Options-market operators constantly battle one another for market share, and the competition is often tooth-and-nail. A kinder, gentler way to add business is by ‘growing the pie’ for all, an approach that typically deploys education as its linchpin.
The idea is that options are not as straightforward as equities, so beginners need to know the basics, and existing users can derive value from learning about more advanced strategies. The net result will be more options traded, which is a winning proposition for market operators, trade handlers, technology providers, and hopefully, end users.
Options education is offered by the Options Industry Council, as well as exchanges, trading-platform providers, and well-known individuals such as Dan Passarelli and Jon Najarian. Mediums range from old-fashioned classrooms, to television programs, to online webinars. The target audience can be broadly categorized into three tracks: retail, or semi-professional traders; wealth advisers; and institutional market participants.
Retail traders and wealth advisers are important for the options market for their liquidity and diversity of trading strategies, but they can carry the market only so far. The real holy grail for the options industry is in the form of pension plans and other institutional asset owners that oversee tens or even hundreds of billions of dollars, as even a small allocation of a portfolio opened up to options strategies can move the needle.
“Getting new options adopters is often a slow process, but I will tell you that where we met closed doors in the past we are now receiving invitations to present and speak,” said Alan Grigoletto, vice president of education for the Options Industry Council.
According to Bats Global Markets Vice President of Market Development Jeromee Johnson, the institutional sector has been “recognized as one of the great sources of potential for the options industry for a number of years. We haven’t managed to get the floodgates to open up, rather it continues to come in dribs and drabs. Making a concerted effort to help get those guys over the goal line is important.”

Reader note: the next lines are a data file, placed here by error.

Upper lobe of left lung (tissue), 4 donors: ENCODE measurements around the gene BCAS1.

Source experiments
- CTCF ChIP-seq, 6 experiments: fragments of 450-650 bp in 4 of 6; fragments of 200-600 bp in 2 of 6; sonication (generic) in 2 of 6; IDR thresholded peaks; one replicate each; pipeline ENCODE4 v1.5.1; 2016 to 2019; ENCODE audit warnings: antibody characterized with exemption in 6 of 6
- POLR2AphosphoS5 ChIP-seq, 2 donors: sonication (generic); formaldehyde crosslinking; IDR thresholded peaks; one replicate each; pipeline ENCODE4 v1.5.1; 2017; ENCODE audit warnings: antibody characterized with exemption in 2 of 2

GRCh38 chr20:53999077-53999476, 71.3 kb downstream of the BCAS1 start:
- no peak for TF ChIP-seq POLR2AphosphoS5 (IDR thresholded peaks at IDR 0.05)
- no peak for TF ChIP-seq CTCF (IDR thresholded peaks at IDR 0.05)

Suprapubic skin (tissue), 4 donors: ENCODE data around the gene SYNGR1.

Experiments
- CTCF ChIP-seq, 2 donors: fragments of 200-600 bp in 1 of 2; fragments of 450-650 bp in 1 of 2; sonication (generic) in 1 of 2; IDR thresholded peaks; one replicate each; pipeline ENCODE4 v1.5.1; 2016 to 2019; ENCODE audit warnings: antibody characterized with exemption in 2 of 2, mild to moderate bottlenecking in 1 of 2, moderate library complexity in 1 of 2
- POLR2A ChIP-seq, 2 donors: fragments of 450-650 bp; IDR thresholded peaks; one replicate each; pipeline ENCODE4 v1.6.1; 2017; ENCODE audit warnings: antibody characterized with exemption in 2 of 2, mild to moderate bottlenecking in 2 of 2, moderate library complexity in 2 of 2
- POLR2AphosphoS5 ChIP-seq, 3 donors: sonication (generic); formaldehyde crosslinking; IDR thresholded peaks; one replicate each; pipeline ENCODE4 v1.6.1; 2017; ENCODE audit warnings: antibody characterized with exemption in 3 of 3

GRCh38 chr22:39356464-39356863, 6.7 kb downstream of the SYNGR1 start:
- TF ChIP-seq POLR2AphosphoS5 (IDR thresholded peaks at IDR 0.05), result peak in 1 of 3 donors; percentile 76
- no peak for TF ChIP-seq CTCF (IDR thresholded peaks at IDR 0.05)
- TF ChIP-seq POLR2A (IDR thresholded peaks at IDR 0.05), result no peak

With some pension plans, the investment personnel may be inclined to use options in some portfolios, but they are restricted from doing so by the charter that is set by the pension board. To that end, the Chicago-based OIC is seeking to establish dialogues with the boards.
Earlier this year, the OIC presented to the Pennsylvania School Education Retirement System in the industry group’s first-ever educational presentation to a pension board. Grigoletto said several other pension plans have expressed interest in OIC education material and studies, and the trade group recently joined the National Association of State Retirement Administrators as an associate member, for the purpose of building relationships that can open doors for future presentations to pension administrators.
Recent equity-market gains can be locked in using protective puts or other options strategies, potentially appealing to managers who are concerned that the market is headed for a fall.
“When you have a market that returns 30% as it did last year — which is basically almost four years’ of expected return in a single year — naturally an institution would want to protect those gains,” Grigoletto told Markets Media. “One way to protect those gains is with a non-correlated options strategy.”